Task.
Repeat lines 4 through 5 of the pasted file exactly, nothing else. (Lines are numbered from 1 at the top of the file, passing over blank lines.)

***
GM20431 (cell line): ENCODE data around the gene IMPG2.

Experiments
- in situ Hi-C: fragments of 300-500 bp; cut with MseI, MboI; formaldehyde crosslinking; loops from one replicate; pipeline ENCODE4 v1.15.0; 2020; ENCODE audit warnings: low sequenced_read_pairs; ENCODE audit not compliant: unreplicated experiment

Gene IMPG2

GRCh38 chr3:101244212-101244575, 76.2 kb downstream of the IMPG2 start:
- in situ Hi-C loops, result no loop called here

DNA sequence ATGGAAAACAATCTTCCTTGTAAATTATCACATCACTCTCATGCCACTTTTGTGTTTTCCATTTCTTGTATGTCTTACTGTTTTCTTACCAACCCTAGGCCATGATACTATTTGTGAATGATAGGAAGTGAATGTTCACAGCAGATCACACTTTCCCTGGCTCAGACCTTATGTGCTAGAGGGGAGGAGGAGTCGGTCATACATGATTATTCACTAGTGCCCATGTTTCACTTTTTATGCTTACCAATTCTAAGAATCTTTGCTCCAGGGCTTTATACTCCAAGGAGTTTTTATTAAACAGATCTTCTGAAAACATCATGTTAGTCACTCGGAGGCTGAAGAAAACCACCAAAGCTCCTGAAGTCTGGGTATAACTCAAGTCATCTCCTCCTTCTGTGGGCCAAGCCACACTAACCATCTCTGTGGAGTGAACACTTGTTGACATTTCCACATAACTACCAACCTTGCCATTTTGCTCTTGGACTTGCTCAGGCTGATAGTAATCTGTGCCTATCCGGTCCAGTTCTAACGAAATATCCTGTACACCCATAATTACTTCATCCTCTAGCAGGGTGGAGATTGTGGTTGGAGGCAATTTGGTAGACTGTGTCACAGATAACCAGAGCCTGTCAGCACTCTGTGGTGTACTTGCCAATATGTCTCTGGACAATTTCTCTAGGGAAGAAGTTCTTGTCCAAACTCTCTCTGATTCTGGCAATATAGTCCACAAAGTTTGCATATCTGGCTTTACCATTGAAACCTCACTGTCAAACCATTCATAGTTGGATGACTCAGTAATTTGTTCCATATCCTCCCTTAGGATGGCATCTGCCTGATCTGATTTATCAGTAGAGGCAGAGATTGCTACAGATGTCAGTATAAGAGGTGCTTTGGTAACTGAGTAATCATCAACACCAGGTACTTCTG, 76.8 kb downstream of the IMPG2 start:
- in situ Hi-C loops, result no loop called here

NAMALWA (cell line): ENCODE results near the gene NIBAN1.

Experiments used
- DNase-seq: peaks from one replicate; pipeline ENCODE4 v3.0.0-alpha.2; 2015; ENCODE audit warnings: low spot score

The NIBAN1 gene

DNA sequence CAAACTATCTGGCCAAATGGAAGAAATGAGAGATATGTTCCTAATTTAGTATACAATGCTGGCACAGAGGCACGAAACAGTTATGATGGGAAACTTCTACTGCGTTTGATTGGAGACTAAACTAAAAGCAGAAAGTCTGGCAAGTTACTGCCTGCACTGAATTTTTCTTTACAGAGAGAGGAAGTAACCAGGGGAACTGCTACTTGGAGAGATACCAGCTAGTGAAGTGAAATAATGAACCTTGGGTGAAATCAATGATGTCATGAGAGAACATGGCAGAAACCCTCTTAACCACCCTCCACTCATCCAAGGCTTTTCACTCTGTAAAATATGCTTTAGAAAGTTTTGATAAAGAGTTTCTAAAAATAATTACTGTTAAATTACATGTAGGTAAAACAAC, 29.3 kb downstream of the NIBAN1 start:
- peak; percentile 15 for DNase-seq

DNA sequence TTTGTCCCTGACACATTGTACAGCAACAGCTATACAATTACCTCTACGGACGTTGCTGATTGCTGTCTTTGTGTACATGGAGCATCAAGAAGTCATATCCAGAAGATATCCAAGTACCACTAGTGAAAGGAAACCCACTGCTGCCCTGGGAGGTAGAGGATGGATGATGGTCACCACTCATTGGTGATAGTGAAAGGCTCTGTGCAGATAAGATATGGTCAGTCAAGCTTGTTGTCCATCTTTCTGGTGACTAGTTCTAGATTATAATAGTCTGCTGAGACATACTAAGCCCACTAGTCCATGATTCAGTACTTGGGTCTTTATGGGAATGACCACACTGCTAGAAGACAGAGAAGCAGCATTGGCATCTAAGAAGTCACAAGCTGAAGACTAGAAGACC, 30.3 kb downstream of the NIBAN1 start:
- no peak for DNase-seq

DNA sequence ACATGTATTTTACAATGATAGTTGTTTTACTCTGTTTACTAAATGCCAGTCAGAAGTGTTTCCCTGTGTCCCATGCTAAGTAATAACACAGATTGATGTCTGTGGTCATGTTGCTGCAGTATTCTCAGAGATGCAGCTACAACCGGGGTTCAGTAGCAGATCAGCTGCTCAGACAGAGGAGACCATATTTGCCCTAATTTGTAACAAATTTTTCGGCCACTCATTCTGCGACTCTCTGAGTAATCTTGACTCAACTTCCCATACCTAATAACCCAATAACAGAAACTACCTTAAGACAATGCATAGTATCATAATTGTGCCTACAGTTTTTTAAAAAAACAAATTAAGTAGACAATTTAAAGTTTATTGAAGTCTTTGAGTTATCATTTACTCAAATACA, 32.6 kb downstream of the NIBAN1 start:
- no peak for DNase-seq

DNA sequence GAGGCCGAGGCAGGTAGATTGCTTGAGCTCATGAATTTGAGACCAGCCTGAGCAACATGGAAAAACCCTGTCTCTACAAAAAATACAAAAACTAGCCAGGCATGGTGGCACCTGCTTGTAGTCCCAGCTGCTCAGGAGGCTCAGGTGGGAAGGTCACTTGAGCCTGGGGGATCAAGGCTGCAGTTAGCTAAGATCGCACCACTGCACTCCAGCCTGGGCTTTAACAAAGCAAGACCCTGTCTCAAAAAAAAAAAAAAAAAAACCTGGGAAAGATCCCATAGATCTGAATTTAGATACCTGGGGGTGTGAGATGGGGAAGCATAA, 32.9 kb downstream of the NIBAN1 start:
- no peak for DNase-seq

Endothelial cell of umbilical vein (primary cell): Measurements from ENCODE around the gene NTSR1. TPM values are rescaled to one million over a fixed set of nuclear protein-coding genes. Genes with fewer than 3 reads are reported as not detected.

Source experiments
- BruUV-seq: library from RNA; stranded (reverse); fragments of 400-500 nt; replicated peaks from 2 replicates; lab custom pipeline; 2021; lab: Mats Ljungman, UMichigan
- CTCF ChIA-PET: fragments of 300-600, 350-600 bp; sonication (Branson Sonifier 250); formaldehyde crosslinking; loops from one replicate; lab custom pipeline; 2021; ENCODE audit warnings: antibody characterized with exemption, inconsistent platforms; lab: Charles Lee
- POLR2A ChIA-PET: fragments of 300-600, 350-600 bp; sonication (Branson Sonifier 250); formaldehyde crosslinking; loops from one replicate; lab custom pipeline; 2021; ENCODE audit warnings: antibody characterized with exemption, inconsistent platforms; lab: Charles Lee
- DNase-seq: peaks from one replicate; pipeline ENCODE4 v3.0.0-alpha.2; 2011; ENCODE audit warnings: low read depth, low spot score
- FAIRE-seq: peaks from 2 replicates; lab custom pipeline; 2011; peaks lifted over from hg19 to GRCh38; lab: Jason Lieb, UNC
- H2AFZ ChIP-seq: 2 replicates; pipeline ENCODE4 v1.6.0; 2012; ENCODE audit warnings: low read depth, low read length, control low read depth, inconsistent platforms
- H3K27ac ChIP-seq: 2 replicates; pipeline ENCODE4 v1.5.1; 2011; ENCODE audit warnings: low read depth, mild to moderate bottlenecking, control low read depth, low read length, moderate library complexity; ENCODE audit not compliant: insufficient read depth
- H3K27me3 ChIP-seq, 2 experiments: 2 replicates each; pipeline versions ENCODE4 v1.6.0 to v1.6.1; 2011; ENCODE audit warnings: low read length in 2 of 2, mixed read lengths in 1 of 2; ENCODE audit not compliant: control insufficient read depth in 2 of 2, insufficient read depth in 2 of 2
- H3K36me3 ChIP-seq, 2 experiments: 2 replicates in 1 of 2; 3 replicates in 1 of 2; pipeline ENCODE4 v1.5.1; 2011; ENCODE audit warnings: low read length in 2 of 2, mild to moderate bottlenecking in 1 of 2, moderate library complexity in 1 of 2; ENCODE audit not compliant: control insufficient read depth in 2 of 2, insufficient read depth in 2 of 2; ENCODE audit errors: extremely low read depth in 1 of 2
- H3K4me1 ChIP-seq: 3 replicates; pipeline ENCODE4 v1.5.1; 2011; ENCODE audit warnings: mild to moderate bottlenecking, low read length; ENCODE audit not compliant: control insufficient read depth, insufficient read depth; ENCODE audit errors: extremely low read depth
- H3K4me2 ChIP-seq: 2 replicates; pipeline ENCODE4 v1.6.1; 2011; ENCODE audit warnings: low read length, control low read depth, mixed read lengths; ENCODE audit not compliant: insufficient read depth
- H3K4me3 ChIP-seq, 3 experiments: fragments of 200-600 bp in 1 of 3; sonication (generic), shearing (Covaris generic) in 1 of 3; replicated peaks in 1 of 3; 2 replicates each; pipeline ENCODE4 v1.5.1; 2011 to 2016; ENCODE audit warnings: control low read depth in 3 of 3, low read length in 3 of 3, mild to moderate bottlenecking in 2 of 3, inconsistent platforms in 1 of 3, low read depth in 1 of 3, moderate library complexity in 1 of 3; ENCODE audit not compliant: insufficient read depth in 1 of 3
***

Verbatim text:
Gene IMPG2

GRCh38 chr3:101244212-101244575, 76.2 kb downstream of the IMPG2 start: